Angel Dust - Of Human Bondage

Year of Release: 2002
Label: Century Media
Catalog Number: 8143-2
Format: CD
Total Time: 46:54:00

Angel Dust return with their fourth CD in four years with something that I love right at the beginning - sound panning! Left, right, left, right! Cool. The first few songs within Of Human Bondage are heavy - some of the heaviest material they've created - and this German fivesome have once again gone overboard when it comes to power metal heaviness. But it doesn't last too long with an overall unbalanced album.

Angel Dust's guitars are (still) quite aggressive but more so groove dominated with touches of acoustics on some of the slower numbers. Their new guitarist is American Ritchie Wilkison (Silencer) who manages to roughen up the sound but maintain the "weirdness" that was always Angel Dust. He is a great replacement for departed Bernd Aufermann. The fast numbers are strong and include the openings "The Human Bondage," "Inhuman," "Unreal Soul," and what I would consider the best track from the album "Unite" (which sounds like the faster tracks from Bleed). The problem here is that they threw these numbers in as the opening tracks leaving not a lot of room to manoeuvre later on the album.

Getting back to the slower numbers, it is these that bring the CD down slightly. The songs are still heavy and obscenely riff-oriented but the music is not as speedy and I miss that and I'm sure you will too. Out of the 10 tracks, 3 of them are a mix of ballads and barely mid-tempo songs including "Disbeliever," "Forever," and "The Cultman." I like the odd slower number but at the same time, Angel Dust excel when they speed their melodic power metal up a few notches. "Got This Evil" is probably the weakest song they've done in recent years due mainly to lacklustre music and Dirk's done-it-before vocal melodies (but one out of ten is not problem) and "Freedom Awaits" is similar but a much better song. The album concludes with the song "Killer" (performed in the past by Seal).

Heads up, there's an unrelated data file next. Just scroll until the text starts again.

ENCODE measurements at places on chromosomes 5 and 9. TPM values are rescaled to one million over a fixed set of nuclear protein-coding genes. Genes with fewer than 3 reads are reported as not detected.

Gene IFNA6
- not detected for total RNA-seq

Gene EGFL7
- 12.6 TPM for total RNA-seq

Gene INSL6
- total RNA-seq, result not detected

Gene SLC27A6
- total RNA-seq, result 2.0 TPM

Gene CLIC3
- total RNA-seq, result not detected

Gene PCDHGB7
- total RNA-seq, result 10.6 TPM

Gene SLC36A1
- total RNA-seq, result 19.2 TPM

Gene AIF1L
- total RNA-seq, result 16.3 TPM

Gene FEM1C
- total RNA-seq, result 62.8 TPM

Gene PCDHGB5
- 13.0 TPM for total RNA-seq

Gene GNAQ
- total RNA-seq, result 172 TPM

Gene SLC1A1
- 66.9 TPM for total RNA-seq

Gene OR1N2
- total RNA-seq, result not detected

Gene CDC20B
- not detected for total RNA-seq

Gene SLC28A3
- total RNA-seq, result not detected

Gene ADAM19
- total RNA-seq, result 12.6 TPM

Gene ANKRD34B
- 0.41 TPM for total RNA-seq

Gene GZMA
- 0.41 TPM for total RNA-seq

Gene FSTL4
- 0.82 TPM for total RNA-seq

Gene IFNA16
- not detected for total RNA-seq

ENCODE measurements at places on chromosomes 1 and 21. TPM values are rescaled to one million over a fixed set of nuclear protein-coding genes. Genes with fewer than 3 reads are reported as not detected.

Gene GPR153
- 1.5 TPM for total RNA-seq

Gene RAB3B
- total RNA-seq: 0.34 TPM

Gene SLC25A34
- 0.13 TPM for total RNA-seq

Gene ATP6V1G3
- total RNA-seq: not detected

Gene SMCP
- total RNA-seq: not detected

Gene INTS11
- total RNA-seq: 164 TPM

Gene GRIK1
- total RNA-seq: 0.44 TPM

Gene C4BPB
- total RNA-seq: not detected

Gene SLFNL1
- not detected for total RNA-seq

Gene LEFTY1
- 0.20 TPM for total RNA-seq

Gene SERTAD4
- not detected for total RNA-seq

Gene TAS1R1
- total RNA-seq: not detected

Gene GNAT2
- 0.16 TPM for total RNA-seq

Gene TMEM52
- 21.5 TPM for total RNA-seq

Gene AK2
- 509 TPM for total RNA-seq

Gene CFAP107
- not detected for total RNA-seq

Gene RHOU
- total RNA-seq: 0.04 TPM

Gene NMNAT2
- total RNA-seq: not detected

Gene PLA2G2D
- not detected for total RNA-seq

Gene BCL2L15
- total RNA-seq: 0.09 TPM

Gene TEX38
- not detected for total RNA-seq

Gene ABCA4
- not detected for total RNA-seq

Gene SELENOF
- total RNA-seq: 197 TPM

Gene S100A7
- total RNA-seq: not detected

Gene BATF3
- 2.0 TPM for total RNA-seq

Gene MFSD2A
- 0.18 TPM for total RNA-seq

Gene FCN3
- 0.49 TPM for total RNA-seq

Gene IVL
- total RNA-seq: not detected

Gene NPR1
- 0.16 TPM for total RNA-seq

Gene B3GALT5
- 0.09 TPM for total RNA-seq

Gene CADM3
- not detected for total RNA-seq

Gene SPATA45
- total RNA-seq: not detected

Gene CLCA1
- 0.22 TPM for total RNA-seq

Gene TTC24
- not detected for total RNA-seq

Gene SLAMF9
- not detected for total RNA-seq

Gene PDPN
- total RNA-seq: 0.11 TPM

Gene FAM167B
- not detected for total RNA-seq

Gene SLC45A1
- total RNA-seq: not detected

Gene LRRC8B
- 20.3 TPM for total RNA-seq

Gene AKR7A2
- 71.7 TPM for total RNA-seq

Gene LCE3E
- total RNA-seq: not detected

The melodies, ever present in Angel Dust, in particular within the choruses, are heavy and creative - especially since Dirk Thurisch (v) has one of the most amazingly different power metal vocal styles going around right now. It's rough, melodic and distinctive. The keyboards, performed by Steven Banx, are layered magnificently in the mix and don't detract from the overall metalness of the album creating dark and melancholic moods with pseudo Sci-Fi/orchestral flavours added to it.

In conclusion, Of Human Bondage is a top album that excites but doesn't live up to their previous albums (Bleed and Enlighten The Darkness) due mainly to the overall balancing of the album and a few drops in quality on some tracks. Its longevity is a given, as previous albums have shown, which is why this is still getting quite a high mark. Oh, and terrific cover art!

[This review originally appeared November 2002 at the ProgPower Online review site -ed.]
The Human Bondage (4:12) / Inhuman (4:02) / Unreal Soul (4:57) / Disbeliver (5:43) / Forever (5:22) / Unite (4:58) / Got This Evil (4:01) / The Cultman (6:11) / Freedom Awaits (4:25) / Killer (4:33)

Ritchie Wilkison - guitars
Dirk Assmuth - drums
Dirk Thurish - vocals
Steven Banx - keyboards
Frank Banx - bass

Into The Dark Past (1986)
To Dust You Will Decay (1988)
Border Of Reality (1998)
Bleed (1999)
Enlighten The Darkness (2000)
On Human Bondage (2002)

Genre: Progressive-Power Metal

Origin DE

Added: November 26th 2004
Reviewer: Gary Carson
Artist website:
Hits: 1113
Language: english


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